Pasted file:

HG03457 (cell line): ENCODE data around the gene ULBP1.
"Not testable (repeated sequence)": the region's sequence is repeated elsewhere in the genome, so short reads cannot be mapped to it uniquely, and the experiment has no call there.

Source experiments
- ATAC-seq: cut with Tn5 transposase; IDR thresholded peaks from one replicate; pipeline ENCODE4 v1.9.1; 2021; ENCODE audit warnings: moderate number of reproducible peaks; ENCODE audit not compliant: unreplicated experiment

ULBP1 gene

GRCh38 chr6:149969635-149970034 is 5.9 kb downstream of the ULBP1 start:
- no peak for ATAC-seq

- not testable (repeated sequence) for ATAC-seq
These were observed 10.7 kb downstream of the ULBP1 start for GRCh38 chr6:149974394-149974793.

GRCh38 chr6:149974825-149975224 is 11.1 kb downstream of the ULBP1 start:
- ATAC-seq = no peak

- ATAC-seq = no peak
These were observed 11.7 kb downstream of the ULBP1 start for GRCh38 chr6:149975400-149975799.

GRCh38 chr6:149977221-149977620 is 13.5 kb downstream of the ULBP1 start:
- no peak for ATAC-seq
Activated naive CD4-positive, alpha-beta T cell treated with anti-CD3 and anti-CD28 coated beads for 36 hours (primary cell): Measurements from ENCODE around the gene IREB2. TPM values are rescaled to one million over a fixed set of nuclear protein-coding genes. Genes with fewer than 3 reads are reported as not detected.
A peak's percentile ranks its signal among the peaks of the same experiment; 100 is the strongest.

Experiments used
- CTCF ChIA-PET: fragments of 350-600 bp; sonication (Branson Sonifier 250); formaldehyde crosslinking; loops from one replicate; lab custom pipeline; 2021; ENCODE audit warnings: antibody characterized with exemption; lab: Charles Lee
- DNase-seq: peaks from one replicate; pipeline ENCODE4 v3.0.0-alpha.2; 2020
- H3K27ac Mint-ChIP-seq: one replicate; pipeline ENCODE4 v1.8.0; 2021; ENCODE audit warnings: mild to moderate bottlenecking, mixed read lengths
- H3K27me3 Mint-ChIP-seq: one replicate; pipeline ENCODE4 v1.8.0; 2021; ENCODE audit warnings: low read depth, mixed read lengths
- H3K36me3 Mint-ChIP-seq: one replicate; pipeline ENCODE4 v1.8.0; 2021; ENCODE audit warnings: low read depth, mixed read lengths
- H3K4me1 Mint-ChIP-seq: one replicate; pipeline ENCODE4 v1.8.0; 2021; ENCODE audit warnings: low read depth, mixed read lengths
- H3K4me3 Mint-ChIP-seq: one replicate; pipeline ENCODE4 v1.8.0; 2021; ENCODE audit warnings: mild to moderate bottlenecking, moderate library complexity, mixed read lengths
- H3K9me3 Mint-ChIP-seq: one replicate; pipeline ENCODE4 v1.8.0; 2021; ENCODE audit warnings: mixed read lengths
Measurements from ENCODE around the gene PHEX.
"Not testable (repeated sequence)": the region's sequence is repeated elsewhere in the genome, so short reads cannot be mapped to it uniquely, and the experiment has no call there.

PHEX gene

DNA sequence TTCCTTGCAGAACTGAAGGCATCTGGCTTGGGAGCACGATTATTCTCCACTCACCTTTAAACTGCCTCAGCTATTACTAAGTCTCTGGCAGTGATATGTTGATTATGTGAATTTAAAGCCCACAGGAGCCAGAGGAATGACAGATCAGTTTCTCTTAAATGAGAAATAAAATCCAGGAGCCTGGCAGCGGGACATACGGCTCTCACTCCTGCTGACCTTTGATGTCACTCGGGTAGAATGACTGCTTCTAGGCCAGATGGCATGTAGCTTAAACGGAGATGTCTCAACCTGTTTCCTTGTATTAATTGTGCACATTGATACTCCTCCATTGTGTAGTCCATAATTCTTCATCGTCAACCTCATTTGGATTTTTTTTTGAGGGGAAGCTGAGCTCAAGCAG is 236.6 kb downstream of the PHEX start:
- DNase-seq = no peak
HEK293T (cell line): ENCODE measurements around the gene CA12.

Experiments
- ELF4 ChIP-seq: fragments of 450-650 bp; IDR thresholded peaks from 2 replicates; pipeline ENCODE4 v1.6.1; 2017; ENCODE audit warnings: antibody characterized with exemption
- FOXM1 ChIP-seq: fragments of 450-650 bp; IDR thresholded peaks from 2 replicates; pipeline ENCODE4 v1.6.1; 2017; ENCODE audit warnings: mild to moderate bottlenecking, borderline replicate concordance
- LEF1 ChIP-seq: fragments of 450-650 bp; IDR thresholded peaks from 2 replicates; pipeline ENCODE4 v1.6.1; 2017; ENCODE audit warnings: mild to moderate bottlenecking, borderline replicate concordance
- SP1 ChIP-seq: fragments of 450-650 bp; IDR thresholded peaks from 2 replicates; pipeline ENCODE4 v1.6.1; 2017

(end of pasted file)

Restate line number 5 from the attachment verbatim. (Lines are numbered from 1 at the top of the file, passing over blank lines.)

ULBP1 gene